If you’re familiar with this blog then you know that I’m a total theatre nerd. If you’re not, you’ll soon learn.
Just how big of a theatre nerd am I?
- Example 1: While studying in England one of my class objectives was to see 15 plays over 2 months and write reviews. I saw 21. It would have been more, but I lost 2 weeks due to illness and travel.
- Example 2: I once went to New York for 4 days and saw 6 plays. I would have seen more, but there are no matinees on Thursdays and Fridays.
Despite my inherent nerdiness, it took me 5 tries to see a show at Shakespeare’s Globe. My first trip to London was too short to do anything more than stand outside the gates. On my second trip I’d planned to do a tour (it was winter, so no shows), but it was cancelled due to unforeseen circumstances. On my third trip I actually got in to do a tour, but all the shows I wanted to see were sold out (I wanted my first show at the Globe to be Shakespeare – not a modern show). The fourth trip included a visit to the gift shop, but no tour or show (I think they were sold out again). But this trip – magic number five! – I finally got my ticket! (Bought in advance, of course).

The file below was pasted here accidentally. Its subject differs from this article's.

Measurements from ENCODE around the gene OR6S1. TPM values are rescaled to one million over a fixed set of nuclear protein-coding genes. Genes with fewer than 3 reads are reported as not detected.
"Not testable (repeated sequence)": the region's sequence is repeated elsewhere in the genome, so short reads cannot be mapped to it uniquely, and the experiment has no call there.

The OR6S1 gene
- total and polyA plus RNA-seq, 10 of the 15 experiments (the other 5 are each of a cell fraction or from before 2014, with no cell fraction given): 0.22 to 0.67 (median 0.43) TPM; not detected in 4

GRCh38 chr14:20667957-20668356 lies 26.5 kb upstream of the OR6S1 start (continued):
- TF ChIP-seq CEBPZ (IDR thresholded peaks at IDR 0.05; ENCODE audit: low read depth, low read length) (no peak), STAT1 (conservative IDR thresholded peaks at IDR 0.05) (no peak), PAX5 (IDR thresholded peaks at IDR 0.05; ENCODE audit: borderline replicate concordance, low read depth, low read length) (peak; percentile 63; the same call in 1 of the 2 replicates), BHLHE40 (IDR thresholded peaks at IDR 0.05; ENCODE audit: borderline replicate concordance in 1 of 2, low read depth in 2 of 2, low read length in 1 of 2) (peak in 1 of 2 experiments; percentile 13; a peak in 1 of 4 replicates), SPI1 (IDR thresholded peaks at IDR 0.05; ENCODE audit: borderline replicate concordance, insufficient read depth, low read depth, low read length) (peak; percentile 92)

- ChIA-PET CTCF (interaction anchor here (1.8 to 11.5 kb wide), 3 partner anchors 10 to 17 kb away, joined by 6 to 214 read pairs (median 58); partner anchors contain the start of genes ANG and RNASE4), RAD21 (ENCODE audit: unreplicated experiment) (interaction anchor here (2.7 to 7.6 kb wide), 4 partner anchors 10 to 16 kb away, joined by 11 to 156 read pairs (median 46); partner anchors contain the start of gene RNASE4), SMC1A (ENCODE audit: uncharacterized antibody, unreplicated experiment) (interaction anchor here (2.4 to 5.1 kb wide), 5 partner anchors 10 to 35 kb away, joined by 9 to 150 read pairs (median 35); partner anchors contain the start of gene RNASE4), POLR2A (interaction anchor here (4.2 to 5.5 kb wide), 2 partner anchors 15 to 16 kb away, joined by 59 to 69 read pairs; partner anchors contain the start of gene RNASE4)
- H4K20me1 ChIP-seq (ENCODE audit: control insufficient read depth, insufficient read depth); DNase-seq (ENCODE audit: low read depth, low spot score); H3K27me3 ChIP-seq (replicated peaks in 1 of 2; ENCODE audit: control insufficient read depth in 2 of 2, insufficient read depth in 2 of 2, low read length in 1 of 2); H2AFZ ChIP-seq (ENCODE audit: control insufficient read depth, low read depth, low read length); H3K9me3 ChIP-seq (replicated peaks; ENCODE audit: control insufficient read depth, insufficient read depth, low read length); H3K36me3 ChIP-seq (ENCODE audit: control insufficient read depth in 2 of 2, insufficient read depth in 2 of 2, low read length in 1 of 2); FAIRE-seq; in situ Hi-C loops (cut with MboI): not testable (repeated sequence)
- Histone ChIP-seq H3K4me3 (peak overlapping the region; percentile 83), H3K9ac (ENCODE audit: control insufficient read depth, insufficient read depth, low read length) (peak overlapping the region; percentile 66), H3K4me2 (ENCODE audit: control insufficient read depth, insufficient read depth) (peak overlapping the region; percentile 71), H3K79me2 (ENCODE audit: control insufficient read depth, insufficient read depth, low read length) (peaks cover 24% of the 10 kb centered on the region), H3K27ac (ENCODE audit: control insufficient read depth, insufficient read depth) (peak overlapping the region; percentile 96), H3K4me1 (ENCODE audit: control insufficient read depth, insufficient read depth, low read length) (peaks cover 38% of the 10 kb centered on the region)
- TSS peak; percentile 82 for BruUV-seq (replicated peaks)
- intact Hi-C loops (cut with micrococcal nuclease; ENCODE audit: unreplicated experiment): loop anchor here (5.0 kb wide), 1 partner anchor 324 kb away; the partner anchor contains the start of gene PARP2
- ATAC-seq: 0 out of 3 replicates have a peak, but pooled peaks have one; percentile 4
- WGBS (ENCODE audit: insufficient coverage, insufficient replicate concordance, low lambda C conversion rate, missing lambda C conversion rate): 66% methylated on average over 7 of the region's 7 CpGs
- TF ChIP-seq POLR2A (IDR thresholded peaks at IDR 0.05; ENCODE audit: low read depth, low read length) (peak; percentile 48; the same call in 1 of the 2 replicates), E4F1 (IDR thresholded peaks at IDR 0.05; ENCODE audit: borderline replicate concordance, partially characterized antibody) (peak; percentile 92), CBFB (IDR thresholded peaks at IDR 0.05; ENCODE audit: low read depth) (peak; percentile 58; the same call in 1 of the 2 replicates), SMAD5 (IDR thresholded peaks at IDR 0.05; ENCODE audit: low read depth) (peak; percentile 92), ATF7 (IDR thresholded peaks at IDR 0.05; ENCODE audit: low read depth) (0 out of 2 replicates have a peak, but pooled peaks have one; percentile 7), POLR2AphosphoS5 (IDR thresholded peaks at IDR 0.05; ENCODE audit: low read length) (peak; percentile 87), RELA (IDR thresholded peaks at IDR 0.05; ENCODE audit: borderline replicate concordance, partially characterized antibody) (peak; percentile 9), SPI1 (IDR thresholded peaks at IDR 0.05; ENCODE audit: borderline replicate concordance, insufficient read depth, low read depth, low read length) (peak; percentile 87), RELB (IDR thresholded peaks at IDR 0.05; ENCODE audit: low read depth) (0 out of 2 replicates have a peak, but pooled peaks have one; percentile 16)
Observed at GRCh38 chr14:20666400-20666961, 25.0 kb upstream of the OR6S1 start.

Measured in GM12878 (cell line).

We decided to see “As You Like It” instead of “The Merchant of Venice” (comedies are always a good time and, although I think Jonathan Pryce is amazing (he was playing Shylock), I’m not that big of a fan of “Merchant”). We did not regret our decision as the cast was fantastic, the direction was fabulous, and there was a dance number in the second act that practically brought the show to a stand-still with all the applause.
Here’s my Number One Tip for seeing a show at the Globe – go to an evening show. Trust me. It’ll be light when the show starts (and probably still light by intermission), but as the sky darkens something almost magical happens. It’s as if the outside world disappears and there’s only you and the audience and the actors. You’re watching a show beneath the twinkling night sky, and you feel as thought you’ve travelled back to Shakespearian times.
Then, when it’s all over and the audience is roaring with delight, the applause fills the theatre and spills out through the open roof and into the rest of the city.
Magic. It feels like magic.